Policy Alert: Section 377 in Singapore

Recently there has been a great public outcry in Singapore on section 377 and 377A of the penal code. The reason for this is the recent penal code amendment bill that has been introduced in Parliament which seeks to review the penal code in 22 years.

Among the good points of the amendment bill, it seeks to punish sexual grooming and also child sex tourism  extending to acts performed overseas. Singapore like many other countries in South and Southeast Asia which have been British colonies in the past has an age old Victorian law in the form of Section 377 which says, ‘Whoever voluntarily has carnal intercourse against the order of nature with any man, woman or animals, shall be punished with imprisonment for life, or with imprisonment for a term which may extend to 10 years, and shall also be liable to fine’. It further explains that ‘penetration is sufficient to constitute the carnal intercourse necessary to the offence described in this section’. Section 377A says ‘any male person who, in public or private, commits, or abets the commission of, or procures or attempts to procure the commission by any male person of, any act of gross indecency with another male person, shall be punished with imprisonment for a term which may extend to 2 years’. Whereas the amendment bill amends section 377 of the penal code, it retains section 377A thus discriminating against homosexual and bisexual men (Section 377 has been replaced with a new law which criminalises sex with dead bodies). Apart from being discriminatory, this amendment bill is unconstitutional as the constitution provides for equality and equal protection of all persons under the law.

There has been a parliamentary debate on the overhaul of the criminal law in Singapore. Under the proposed changes, oral and anal sex between consenting heterosexual adults will no longer be considered an offence. However, the same acts between men will remain illegal with a maximum penalty of two years in jail. Gay rights activists and advocates have called for a protest against this archaic law which discriminates against same-sex desiring people. Further it fails to differentiate private consensual sex between adults from non-consensual acts.

Section 377 as a law in many countries of South and Southeast Asia is ambiguous and left to the interpretation of lawyers and judges. Though it is known as a law which criminalises sodomy, it does not explicitly say so. The law in its explanation necessitates penetration to constitute crime and by that logic leaves lesbians from its purview. The law has however been used by police and other State agencies to harass and discriminate against people who do not conform to heteronormative sexual and gender norms. Further, it serves as an important tool in the hands of the State to enter people’s bedrooms and makes one question the need for such a law. It is absurd to have such a law still exist in countries which have been British colonies when Britain itself has done away with the law in question. Worldwide, there are demands for a discrimination free environment for all, including same sex desiring people and this cannot happen as long as LGBT people have to live with the fear of persecution by the State.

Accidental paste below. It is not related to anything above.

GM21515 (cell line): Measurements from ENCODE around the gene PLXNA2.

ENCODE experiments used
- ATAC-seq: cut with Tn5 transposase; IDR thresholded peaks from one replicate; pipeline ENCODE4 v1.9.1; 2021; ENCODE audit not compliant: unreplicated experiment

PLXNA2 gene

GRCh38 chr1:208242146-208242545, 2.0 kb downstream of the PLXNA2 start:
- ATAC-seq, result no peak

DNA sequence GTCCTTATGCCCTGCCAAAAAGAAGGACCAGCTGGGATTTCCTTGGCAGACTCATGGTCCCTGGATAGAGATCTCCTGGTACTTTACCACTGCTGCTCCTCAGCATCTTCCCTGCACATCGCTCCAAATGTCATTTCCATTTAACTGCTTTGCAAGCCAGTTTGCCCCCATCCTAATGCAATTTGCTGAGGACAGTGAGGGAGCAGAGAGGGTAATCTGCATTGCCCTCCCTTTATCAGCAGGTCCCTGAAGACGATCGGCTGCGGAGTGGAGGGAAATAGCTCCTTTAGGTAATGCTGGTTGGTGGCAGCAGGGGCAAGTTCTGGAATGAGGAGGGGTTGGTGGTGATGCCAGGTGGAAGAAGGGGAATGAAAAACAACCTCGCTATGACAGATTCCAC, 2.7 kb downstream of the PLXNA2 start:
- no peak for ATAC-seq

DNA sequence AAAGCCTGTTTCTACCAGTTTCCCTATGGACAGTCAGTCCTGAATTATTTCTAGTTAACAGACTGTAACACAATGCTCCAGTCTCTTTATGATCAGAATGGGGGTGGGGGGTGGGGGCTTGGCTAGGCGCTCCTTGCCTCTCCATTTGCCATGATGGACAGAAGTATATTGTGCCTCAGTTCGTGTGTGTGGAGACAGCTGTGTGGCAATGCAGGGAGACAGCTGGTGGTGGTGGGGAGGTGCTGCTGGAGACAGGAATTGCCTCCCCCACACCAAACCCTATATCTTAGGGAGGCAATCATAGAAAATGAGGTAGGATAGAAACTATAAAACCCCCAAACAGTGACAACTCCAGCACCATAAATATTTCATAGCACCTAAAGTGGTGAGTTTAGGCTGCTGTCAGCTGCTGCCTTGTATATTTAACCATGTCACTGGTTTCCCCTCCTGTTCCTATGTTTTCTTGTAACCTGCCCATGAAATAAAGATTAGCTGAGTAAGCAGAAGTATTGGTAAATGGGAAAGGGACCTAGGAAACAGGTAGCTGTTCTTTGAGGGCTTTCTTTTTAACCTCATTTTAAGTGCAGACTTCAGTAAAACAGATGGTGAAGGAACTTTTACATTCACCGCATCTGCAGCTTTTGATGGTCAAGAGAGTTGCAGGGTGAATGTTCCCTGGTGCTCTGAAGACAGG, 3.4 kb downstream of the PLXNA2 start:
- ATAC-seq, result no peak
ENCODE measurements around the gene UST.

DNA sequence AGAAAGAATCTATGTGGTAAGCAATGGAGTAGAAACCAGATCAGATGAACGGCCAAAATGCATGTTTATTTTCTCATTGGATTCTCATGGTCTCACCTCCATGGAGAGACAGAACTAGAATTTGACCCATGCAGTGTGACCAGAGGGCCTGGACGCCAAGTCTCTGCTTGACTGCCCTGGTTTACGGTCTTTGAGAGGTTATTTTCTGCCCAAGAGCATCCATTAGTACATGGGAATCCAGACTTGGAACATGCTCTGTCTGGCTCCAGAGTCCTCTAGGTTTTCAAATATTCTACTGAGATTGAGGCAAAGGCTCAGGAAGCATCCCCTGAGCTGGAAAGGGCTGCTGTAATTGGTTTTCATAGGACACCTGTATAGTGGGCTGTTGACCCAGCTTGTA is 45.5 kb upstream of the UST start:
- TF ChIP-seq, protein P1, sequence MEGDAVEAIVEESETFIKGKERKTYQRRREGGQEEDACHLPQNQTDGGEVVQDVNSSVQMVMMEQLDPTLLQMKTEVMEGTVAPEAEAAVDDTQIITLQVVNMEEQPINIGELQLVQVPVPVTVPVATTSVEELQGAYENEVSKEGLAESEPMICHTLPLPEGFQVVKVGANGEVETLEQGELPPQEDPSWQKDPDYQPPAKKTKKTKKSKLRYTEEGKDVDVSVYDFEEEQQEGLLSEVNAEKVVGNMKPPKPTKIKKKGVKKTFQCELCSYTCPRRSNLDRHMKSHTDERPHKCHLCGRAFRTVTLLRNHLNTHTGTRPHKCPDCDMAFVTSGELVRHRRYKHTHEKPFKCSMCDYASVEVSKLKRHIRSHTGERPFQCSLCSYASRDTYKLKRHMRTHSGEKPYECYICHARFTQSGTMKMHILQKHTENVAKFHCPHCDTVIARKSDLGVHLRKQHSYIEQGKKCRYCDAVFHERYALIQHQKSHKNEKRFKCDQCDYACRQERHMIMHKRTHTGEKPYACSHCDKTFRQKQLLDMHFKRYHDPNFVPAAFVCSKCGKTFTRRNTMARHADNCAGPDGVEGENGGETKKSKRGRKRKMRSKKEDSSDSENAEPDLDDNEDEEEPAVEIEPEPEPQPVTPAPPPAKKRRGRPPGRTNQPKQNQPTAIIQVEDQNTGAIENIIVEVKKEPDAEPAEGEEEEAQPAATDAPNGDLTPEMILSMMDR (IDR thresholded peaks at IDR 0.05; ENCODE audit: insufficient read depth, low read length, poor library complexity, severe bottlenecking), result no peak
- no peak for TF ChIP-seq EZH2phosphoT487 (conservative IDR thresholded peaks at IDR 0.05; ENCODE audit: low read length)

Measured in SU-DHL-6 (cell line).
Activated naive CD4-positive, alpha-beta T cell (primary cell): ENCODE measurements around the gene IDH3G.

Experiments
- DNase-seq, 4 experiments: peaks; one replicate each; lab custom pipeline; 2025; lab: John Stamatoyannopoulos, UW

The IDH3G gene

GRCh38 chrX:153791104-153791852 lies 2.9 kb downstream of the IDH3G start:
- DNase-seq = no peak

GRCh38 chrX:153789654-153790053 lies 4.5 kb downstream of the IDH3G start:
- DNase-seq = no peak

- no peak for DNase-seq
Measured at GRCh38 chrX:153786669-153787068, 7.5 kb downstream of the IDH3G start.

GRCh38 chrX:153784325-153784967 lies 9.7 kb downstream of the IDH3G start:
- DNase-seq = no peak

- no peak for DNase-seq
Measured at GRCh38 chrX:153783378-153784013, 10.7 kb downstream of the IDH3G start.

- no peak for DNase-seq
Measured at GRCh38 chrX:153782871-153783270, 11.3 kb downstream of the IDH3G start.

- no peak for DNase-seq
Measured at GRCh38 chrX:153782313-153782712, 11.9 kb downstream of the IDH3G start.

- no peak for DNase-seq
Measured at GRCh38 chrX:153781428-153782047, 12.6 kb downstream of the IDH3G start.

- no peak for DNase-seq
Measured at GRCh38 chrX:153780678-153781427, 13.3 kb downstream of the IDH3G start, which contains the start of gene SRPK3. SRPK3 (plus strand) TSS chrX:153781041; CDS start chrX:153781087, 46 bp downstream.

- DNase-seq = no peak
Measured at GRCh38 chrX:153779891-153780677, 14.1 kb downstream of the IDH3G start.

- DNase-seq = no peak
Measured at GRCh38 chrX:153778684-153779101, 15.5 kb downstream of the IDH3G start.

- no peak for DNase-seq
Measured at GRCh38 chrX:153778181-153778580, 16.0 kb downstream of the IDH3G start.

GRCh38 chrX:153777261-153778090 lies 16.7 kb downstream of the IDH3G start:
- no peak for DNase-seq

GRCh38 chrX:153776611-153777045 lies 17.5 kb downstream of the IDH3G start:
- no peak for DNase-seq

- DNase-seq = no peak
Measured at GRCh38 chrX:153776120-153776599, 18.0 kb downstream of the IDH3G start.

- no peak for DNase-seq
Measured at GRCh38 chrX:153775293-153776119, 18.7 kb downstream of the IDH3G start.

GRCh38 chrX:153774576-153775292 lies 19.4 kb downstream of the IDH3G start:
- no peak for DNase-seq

It is interesting how recent Singaporean cases have established that oral and anal sex between heterosexual people have been exempted when people have participated in it as part of foreplay leading to sexual intercourse. This points to the oft-held assumption that penetrative sexual activity is ‘real’ sex or that people engage in sexual activity with the sole idea of procreation.

According to a petitioner, this amendment is a regressive step for the Government to take when Singapore is in the process of updating its criminal laws in keeping with its image of a modern, developed and contemporary country. The amendment will only lead to more homophobia. There have been recent attempts to ban gay events in public parks in August 2007, refusal to allow an LGBT book reading event as a part of Gay Pride celebration, the closure of a photography exhibition of gays and lesbians by the police etc.

There have been massive protests by many Singaporeans calling for the Government to decriminalise homosexual sex. A protest was launched by many of Singapore’s LGBT organisations, including an online petition to Singapore Prime Minister Lee Hsien Loong, which had gathered nearly 2,500 signatories. Although there have been reassurances by the Primer Minister that there would not be any active persecution, the gay community obviously feels that that is not be enough. The online petition says that ‘it is the responsibility of any democratically elected government to protect minorities from the tyranny of the majority’. The State must realise here that the criminalisation of gender and sexually marginalised communities in a State is detrimental to the overall atmosphere of equality, fairness and non-discrimination towards all citizens.